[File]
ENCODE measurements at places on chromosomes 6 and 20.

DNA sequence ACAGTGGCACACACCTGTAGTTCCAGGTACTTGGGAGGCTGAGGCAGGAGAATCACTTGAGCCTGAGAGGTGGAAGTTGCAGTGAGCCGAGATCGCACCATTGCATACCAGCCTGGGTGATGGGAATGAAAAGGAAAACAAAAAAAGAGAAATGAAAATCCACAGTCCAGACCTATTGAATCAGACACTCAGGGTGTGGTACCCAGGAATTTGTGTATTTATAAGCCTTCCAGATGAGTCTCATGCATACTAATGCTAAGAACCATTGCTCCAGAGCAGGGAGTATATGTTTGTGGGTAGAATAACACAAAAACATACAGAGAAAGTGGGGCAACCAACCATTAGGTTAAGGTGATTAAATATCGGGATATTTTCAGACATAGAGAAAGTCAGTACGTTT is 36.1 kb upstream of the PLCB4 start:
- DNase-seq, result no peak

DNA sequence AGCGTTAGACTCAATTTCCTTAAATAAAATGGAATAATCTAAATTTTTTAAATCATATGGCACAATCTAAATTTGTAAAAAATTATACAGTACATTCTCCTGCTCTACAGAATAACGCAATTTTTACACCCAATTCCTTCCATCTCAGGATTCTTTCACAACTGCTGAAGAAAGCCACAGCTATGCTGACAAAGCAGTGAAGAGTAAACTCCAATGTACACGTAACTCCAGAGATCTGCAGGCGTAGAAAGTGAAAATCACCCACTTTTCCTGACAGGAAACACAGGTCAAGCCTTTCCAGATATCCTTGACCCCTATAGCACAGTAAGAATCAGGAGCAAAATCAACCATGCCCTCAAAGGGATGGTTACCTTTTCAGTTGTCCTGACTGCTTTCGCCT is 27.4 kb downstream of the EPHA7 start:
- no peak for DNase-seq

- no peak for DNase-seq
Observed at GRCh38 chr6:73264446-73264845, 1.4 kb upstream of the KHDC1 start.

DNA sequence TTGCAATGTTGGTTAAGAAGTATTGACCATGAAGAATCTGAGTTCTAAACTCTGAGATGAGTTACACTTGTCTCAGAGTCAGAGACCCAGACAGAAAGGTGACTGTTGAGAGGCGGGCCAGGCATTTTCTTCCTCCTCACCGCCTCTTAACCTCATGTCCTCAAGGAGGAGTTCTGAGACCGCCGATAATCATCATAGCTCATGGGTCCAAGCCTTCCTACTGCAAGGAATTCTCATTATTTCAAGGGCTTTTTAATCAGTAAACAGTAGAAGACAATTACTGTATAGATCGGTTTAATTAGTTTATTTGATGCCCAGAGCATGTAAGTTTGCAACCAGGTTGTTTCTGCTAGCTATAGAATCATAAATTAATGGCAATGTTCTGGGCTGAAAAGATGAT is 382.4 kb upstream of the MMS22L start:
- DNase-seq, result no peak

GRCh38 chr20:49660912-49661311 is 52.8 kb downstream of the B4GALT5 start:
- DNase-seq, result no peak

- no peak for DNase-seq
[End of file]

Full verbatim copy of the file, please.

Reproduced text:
ENCODE measurements at places on chromosomes 6 and 20.

DNA sequence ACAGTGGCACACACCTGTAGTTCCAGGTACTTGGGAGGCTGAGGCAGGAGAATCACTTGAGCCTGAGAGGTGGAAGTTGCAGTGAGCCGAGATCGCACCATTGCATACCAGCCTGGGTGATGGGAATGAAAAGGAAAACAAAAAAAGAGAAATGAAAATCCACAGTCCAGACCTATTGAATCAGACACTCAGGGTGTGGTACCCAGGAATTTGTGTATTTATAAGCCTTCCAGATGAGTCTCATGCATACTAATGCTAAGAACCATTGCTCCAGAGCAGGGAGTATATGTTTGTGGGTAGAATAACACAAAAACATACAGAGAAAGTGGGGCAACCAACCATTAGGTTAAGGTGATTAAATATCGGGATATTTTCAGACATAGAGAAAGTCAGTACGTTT is 36.1 kb upstream of the PLCB4 start:
- DNase-seq, result no peak

DNA sequence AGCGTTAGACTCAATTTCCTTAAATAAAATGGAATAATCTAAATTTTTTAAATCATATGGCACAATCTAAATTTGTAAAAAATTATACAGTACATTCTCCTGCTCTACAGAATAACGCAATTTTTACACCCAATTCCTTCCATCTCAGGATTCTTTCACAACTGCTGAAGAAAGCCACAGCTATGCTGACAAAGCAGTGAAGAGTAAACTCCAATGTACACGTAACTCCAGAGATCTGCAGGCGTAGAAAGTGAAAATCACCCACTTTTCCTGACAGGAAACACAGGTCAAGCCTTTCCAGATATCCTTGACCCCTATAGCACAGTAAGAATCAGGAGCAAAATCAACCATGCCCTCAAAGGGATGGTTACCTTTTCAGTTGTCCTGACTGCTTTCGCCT is 27.4 kb downstream of the EPHA7 start:
- no peak for DNase-seq

- no peak for DNase-seq
Observed at GRCh38 chr6:73264446-73264845, 1.4 kb upstream of the KHDC1 start.

DNA sequence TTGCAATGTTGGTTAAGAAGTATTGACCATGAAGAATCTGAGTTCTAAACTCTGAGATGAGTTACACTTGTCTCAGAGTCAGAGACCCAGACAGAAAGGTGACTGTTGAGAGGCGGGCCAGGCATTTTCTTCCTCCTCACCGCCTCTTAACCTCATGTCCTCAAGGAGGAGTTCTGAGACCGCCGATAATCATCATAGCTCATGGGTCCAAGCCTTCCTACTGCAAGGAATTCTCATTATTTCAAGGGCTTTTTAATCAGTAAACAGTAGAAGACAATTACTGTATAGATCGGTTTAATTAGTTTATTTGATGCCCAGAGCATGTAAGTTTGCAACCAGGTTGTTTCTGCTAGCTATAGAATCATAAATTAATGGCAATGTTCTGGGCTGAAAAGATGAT is 382.4 kb upstream of the MMS22L start:
- DNase-seq, result no peak

GRCh38 chr20:49660912-49661311 is 52.8 kb downstream of the B4GALT5 start:
- DNase-seq, result no peak

- no peak for DNase-seq